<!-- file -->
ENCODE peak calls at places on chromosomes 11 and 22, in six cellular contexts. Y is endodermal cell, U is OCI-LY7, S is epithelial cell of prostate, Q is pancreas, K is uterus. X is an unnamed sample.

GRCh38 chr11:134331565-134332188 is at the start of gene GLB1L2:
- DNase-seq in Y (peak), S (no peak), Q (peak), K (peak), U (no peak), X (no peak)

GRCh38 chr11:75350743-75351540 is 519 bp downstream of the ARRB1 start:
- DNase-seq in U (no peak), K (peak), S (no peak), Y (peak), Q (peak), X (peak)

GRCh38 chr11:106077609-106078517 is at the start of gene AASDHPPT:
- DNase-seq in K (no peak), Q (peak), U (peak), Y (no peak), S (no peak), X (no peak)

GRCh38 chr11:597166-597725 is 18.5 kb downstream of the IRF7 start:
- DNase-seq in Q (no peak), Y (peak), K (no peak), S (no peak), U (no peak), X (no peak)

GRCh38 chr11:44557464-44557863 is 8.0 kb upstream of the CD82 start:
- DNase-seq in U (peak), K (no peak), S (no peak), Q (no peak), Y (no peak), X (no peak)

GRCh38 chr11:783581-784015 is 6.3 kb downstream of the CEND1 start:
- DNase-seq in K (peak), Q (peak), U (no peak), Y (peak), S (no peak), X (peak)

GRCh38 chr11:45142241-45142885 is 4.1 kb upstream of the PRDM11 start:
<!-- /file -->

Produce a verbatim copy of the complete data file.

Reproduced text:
ENCODE peak calls at places on chromosomes 11 and 22, in six cellular contexts. Y is endodermal cell, U is OCI-LY7, S is epithelial cell of prostate, Q is pancreas, K is uterus. X is an unnamed sample.

GRCh38 chr11:134331565-134332188 is at the start of gene GLB1L2:
- DNase-seq in Y (peak), S (no peak), Q (peak), K (peak), U (no peak), X (no peak)

GRCh38 chr11:75350743-75351540 is 519 bp downstream of the ARRB1 start:
- DNase-seq in U (no peak), K (peak), S (no peak), Y (peak), Q (peak), X (peak)

GRCh38 chr11:106077609-106078517 is at the start of gene AASDHPPT:
- DNase-seq in K (no peak), Q (peak), U (peak), Y (no peak), S (no peak), X (no peak)

GRCh38 chr11:597166-597725 is 18.5 kb downstream of the IRF7 start:
- DNase-seq in Q (no peak), Y (peak), K (no peak), S (no peak), U (no peak), X (no peak)

GRCh38 chr11:44557464-44557863 is 8.0 kb upstream of the CD82 start:
- DNase-seq in U (peak), K (no peak), S (no peak), Q (no peak), Y (no peak), X (no peak)

GRCh38 chr11:783581-784015 is 6.3 kb downstream of the CEND1 start:
- DNase-seq in K (peak), Q (peak), U (no peak), Y (peak), S (no peak), X (peak)

GRCh38 chr11:45142241-45142885 is 4.1 kb upstream of the PRDM11 start: